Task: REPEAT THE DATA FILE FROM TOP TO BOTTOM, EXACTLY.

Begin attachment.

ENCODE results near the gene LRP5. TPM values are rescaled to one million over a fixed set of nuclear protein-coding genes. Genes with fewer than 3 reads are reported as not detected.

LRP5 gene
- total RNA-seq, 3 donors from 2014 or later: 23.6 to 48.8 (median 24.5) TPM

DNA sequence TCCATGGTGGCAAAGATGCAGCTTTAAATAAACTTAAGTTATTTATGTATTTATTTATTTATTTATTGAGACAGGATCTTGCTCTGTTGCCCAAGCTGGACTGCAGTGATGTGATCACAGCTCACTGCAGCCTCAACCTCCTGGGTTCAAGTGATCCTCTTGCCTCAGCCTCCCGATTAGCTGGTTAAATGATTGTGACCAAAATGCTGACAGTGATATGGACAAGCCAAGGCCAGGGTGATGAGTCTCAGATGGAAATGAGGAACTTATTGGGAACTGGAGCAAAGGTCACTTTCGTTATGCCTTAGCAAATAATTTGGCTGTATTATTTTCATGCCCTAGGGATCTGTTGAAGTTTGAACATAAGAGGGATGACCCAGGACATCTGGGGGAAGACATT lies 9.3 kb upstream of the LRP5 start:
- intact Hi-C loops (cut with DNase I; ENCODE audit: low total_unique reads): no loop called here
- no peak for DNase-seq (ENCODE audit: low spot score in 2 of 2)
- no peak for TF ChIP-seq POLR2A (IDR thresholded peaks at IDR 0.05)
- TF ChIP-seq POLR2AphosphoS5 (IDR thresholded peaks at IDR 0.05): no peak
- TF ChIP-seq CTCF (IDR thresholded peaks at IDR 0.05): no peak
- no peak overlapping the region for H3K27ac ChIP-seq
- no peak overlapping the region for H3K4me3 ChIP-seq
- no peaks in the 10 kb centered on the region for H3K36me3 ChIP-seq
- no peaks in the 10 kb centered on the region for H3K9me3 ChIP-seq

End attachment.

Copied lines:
ENCODE results near the gene LRP5. TPM values are rescaled to one million over a fixed set of nuclear protein-coding genes. Genes with fewer than 3 reads are reported as not detected.

LRP5 gene
- total RNA-seq, 3 donors from 2014 or later: 23.6 to 48.8 (median 24.5) TPM

DNA sequence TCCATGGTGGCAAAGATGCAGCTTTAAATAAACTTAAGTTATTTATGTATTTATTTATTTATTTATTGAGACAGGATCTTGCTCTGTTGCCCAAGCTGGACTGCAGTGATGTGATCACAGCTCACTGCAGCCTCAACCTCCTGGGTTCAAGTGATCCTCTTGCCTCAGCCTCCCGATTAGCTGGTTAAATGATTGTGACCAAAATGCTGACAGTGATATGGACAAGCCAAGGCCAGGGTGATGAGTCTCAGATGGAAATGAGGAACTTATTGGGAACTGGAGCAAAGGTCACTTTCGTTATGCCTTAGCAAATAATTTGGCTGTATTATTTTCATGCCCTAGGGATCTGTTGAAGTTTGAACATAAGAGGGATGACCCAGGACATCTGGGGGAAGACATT lies 9.3 kb upstream of the LRP5 start:
- intact Hi-C loops (cut with DNase I; ENCODE audit: low total_unique reads): no loop called here
- no peak for DNase-seq (ENCODE audit: low spot score in 2 of 2)
- no peak for TF ChIP-seq POLR2A (IDR thresholded peaks at IDR 0.05)
- TF ChIP-seq POLR2AphosphoS5 (IDR thresholded peaks at IDR 0.05): no peak
- TF ChIP-seq CTCF (IDR thresholded peaks at IDR 0.05): no peak
- no peak overlapping the region for H3K27ac ChIP-seq
- no peak overlapping the region for H3K4me3 ChIP-seq
- no peaks in the 10 kb centered on the region for H3K36me3 ChIP-seq
- no peaks in the 10 kb centered on the region for H3K9me3 ChIP-seq